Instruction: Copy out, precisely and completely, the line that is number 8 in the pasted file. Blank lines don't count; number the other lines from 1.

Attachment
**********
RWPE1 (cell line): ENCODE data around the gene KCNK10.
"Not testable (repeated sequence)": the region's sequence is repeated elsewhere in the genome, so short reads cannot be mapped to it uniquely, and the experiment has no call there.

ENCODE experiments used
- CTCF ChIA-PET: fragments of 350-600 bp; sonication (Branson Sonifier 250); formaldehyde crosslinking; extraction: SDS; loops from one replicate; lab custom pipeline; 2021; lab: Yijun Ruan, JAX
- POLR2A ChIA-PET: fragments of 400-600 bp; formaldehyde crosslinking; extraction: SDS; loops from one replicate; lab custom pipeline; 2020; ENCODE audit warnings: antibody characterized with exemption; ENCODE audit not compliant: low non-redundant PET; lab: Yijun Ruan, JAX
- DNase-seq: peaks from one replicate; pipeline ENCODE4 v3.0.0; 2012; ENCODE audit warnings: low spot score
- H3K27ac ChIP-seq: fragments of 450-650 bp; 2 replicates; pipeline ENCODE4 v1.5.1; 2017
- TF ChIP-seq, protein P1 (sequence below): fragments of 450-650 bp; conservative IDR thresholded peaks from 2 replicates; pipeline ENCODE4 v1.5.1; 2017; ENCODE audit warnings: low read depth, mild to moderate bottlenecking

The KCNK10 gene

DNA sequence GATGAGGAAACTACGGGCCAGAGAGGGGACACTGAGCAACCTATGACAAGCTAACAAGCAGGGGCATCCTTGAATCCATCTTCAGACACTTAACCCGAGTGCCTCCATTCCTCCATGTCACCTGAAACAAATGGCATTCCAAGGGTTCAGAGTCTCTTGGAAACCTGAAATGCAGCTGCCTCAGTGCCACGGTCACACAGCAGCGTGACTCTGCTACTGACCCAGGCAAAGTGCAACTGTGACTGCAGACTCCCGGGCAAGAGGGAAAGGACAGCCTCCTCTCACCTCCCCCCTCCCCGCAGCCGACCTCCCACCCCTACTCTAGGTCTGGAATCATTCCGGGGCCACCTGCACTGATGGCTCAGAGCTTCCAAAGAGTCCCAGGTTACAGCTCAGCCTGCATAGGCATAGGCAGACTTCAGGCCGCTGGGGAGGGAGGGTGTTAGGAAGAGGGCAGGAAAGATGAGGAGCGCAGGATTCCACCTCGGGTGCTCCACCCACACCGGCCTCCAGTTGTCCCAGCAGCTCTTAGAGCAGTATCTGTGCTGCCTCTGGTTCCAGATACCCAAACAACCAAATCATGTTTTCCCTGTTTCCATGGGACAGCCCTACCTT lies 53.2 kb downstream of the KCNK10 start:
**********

- TF ChIP-seq, protein P1 (sequence below): fragments of 450-650 bp; conservative IDR thresholded peaks from 2 replicates; pipeline ENCODE4 v1.5.1; 2017; ENCODE audit warnings: low read depth, mild to moderate bottlenecking